An Epic Competition Shrouded in Mystery
An electric excitement filled the High School students’ veins at the announcement of the arrival of the annual and extremely secretive series of faculty games: the Third Annual Awesome Bracket competition. Many students ran around the school filling out bracket papers placed near the participants’ avatar boards and determining which teacher they presumed would take the crown in each game. They also attempted to catch teachers in the act of competing in order to figure out what game they were playing.
The annual competition begins each year in February and aims to end before Pesach break. The idea originally began as a fake competition that would just consist of Dr. Stephenson and Mrs. Brand, the creators of Awesome Bracket, moving teachers’ names around on a large bracket posted on a wall purely to “mess with the students,” as Dr. Stephenson put it. However, as the excitement grew and suggestions for competitions began flooding in, Dr. Stephenson and Mrs. Brand realized that they could actually plan a faculty competition with real games. Eventually, the idea developed into what is now known as the Awesome Bracket.
The first Awesome Bracket began in the 2019-2020 school year as a means of brightening up both the teachers’ and students’ lives in between winter and Pesach break, to make the long stretch easier on both groups. In this competition unique to AJA, teachers secretly compete in games testing feats of strength, intellectual prowess, or simply random talents during their free time at school. The games are determined, created, and arbitrated each year by Dr. Stephenson and Mrs. Brand after they send out emails about Awesome Bracket and arrange the participants’ avatars. Additionally, they try to make sure that the games are not too time-consuming yet still very amusing for all those involved.
While the nature of the games remain secret even after the games have ended, Dr. Stephenson and Mrs. Brand shared that in last year’s competition, one of the games involved adult contestants competing in a game of golf using toddler putters. Many times, Dr. Stephenson and Mrs. Brand decide on the games based on who has advanced and will be playing in the next round, such as during last year’s competition, when they created a matching game with song titles, Jewish holidays, Torah personalities, and Rabbis for the Judaic teachers, the only remaining contestants. Although the competitions are usually different every time, many have a common theme of making teachers play games using childrens’ sets, demonstrating the Bracket creators’ senses of humor. Mrs. Hecht, who placed fourth last year, commented that she learned from her participation in the Awesome Bracket that she enjoys “seeing her colleagues having fun in non-adult ways,” and that the games proved that “it’s not all about homework and tests” for teachers; they like to have fun, too.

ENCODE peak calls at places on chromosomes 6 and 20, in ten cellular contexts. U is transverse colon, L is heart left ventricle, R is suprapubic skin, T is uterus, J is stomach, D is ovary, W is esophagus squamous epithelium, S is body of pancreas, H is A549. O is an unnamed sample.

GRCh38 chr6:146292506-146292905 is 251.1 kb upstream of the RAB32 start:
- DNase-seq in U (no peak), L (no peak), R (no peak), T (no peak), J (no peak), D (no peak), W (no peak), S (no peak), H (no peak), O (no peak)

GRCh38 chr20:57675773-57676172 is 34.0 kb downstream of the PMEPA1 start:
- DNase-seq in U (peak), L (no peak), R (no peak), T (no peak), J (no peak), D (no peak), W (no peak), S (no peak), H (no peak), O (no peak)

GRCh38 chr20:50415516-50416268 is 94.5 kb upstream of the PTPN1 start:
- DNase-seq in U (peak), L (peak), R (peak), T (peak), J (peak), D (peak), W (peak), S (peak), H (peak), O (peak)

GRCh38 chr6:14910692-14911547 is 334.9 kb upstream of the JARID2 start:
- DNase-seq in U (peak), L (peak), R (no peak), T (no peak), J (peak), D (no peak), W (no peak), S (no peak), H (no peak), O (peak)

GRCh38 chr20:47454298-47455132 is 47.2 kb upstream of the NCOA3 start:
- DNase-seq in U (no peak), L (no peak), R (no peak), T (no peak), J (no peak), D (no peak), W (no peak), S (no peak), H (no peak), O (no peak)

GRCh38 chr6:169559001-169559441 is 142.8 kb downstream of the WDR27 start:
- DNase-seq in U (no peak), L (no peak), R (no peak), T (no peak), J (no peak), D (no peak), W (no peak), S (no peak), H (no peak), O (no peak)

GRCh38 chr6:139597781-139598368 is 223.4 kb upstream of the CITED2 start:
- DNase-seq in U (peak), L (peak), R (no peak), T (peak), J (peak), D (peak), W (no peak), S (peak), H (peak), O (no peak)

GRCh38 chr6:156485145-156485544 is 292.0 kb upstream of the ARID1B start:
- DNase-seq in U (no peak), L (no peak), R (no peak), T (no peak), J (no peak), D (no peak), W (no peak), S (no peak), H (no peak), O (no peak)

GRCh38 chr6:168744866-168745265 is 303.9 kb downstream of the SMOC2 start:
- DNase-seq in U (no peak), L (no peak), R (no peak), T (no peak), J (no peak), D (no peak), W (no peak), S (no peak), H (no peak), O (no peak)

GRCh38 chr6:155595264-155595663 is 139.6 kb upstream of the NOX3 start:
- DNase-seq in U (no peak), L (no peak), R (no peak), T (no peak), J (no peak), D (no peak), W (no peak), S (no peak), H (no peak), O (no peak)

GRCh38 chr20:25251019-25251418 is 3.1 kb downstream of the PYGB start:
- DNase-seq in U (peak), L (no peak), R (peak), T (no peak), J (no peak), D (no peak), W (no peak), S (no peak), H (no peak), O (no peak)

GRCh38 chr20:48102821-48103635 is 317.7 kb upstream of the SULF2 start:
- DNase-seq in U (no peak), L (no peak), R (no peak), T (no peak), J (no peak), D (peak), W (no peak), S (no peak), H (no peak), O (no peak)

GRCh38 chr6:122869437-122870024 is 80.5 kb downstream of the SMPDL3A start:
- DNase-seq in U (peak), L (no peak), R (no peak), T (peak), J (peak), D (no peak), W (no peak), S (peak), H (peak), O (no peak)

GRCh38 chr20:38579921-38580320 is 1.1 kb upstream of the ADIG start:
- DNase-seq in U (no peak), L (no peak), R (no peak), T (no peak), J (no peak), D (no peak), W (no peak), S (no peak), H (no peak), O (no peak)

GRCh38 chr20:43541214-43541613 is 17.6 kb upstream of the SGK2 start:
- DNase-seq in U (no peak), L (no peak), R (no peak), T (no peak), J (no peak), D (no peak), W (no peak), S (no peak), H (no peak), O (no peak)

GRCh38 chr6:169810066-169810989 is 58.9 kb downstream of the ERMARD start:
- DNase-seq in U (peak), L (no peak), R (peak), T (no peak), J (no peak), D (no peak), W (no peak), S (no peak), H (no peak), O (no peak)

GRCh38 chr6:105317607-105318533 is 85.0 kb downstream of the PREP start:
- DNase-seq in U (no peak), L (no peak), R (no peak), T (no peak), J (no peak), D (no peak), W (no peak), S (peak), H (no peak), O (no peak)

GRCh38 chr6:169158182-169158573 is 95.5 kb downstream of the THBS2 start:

To maintain this fun experience, all faculty members must follow the rules of each competition and are required to keep the nature of the games a secret from the students by telling them the moderators’ agreed-upon cover story. For instance, last year during the Awesome Bracket at the time of the pandemic, the cover story used was that they were playing socially distanced mixed martial arts cage fighting for each round. Although they may use violent-sounding cover stories, the games themselves are meant to be fun, safe, and not at all like the Hunger Games or Squid Game.
All of this secrecy can sometimes leave students feeling out of the loop. Freshmen Yaakov Wasserman and Eliana Linsider shared their frustrations with not being able to know the types of games being played. “The Awesome Bracket is really fun, but I wish they would tell us what the competition was,” Eliana commented. Similarly, Yaakov thought that “it was worth one minute of fun when you fill [the bracket] out,” but he “lost interest in it because [he] didn’t really know what was happening.” Although the Awesome Bracket is incredibly fun for the teachers to both participate in and watch students’ difficulty in figuring the games out, some students believe it has nothing to do with themselves and lose interest in the competition, only to regain curiosity when their teachers would discuss it or new updates would be made.
However, one aspect of the competition that unites the students and teachers in the Awesome Bracket is strategy. For instance, Mrs. Hecht believes that hope and caffeine played major roles in her success last year. On the other hand, students interviewed, who did not know the games, said that their strategy for filling out brackets involved voting based on who they believed had random talents or whom they liked best.
After the competitions are completed, the winning teacher is crowned the King or Queen of Awesomeness in a ceremony using a 3D-printed “Crown of Awesomeness,” or in the case of Rabbi Houben, given a T-shirt commemorating his winning of the Awesome Bracket of 2021. On the other hand, the student who has made the most accurate predictions of the winners that year is awarded either a mini crochet doll of their favorite teacher or the opportunity to participate in the planning of the next Awesome Bracket if they are a returning student.
Such activities can add to school spirit and can serve to make AJA’s culture distinctive. Although students may want to know more about the competition, they agree with teachers that the Awesome Bracket has been an incredible opportunity to bond with each other as they root for their favorite teachers, learn new things about one another, and escape from the realities of life, especially during the pandemic.